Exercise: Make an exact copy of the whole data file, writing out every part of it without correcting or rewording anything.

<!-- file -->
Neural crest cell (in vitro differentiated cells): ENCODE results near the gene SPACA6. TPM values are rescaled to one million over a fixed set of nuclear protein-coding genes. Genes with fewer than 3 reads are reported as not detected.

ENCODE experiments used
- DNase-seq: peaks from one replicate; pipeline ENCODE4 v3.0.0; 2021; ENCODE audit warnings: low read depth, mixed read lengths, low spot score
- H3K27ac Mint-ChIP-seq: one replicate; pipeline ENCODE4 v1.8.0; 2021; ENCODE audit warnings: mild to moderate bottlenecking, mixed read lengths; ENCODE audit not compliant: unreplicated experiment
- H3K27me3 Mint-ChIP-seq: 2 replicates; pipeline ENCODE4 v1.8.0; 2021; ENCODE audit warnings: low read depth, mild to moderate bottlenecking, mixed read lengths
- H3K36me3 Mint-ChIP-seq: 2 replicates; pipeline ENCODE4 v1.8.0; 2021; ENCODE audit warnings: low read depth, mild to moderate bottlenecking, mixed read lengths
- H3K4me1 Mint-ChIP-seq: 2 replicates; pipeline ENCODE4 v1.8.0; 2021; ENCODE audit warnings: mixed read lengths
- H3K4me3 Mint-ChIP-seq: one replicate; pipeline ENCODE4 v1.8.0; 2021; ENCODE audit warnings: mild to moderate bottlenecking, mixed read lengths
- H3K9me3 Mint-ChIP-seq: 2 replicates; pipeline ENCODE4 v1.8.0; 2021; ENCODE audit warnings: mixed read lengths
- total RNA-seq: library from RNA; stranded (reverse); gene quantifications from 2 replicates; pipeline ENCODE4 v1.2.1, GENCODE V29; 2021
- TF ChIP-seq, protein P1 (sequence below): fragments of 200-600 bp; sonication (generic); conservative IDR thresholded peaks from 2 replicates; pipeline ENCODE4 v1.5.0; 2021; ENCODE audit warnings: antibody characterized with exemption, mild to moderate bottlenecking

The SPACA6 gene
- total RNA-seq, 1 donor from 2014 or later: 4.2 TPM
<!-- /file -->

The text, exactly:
Neural crest cell (in vitro differentiated cells): ENCODE results near the gene SPACA6. TPM values are rescaled to one million over a fixed set of nuclear protein-coding genes. Genes with fewer than 3 reads are reported as not detected.

ENCODE experiments used
- DNase-seq: peaks from one replicate; pipeline ENCODE4 v3.0.0; 2021; ENCODE audit warnings: low read depth, mixed read lengths, low spot score
- H3K27ac Mint-ChIP-seq: one replicate; pipeline ENCODE4 v1.8.0; 2021; ENCODE audit warnings: mild to moderate bottlenecking, mixed read lengths; ENCODE audit not compliant: unreplicated experiment
- H3K27me3 Mint-ChIP-seq: 2 replicates; pipeline ENCODE4 v1.8.0; 2021; ENCODE audit warnings: low read depth, mild to moderate bottlenecking, mixed read lengths
- H3K36me3 Mint-ChIP-seq: 2 replicates; pipeline ENCODE4 v1.8.0; 2021; ENCODE audit warnings: low read depth, mild to moderate bottlenecking, mixed read lengths
- H3K4me1 Mint-ChIP-seq: 2 replicates; pipeline ENCODE4 v1.8.0; 2021; ENCODE audit warnings: mixed read lengths
- H3K4me3 Mint-ChIP-seq: one replicate; pipeline ENCODE4 v1.8.0; 2021; ENCODE audit warnings: mild to moderate bottlenecking, mixed read lengths
- H3K9me3 Mint-ChIP-seq: 2 replicates; pipeline ENCODE4 v1.8.0; 2021; ENCODE audit warnings: mixed read lengths
- total RNA-seq: library from RNA; stranded (reverse); gene quantifications from 2 replicates; pipeline ENCODE4 v1.2.1, GENCODE V29; 2021
- TF ChIP-seq, protein P1 (sequence below): fragments of 200-600 bp; sonication (generic); conservative IDR thresholded peaks from 2 replicates; pipeline ENCODE4 v1.5.0; 2021; ENCODE audit warnings: antibody characterized with exemption, mild to moderate bottlenecking

The SPACA6 gene
- total RNA-seq, 1 donor from 2014 or later: 4.2 TPM